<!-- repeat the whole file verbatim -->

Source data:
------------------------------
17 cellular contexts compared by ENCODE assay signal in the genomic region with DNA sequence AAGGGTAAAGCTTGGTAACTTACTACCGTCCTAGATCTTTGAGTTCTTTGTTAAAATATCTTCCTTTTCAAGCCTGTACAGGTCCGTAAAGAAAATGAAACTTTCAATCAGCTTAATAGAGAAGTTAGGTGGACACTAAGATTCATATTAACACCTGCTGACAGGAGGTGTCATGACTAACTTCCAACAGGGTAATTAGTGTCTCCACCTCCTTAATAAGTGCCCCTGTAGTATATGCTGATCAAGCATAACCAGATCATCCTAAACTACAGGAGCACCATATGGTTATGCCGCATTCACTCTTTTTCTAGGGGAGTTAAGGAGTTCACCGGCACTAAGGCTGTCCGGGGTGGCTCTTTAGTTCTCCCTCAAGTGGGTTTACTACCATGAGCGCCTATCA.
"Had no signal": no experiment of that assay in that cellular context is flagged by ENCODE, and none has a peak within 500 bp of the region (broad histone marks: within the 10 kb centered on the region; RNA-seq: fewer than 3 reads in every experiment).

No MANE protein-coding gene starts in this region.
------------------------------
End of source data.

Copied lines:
17 cellular contexts compared by ENCODE assay signal in the genomic region with DNA sequence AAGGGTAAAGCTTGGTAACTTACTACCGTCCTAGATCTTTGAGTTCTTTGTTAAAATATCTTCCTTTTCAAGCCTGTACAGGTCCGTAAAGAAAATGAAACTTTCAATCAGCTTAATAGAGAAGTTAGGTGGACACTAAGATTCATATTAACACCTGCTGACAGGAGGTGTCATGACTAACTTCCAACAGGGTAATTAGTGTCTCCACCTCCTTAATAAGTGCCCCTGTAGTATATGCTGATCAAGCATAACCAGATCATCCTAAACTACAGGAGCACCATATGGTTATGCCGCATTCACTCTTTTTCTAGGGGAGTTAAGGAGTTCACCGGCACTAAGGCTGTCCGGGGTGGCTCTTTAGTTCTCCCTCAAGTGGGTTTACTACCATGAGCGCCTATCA.
"Had no signal": no experiment of that assay in that cellular context is flagged by ENCODE, and none has a peak within 500 bp of the region (broad histone marks: within the 10 kb centered on the region; RNA-seq: fewer than 3 reads in every experiment).

No MANE protein-coding gene starts in this region.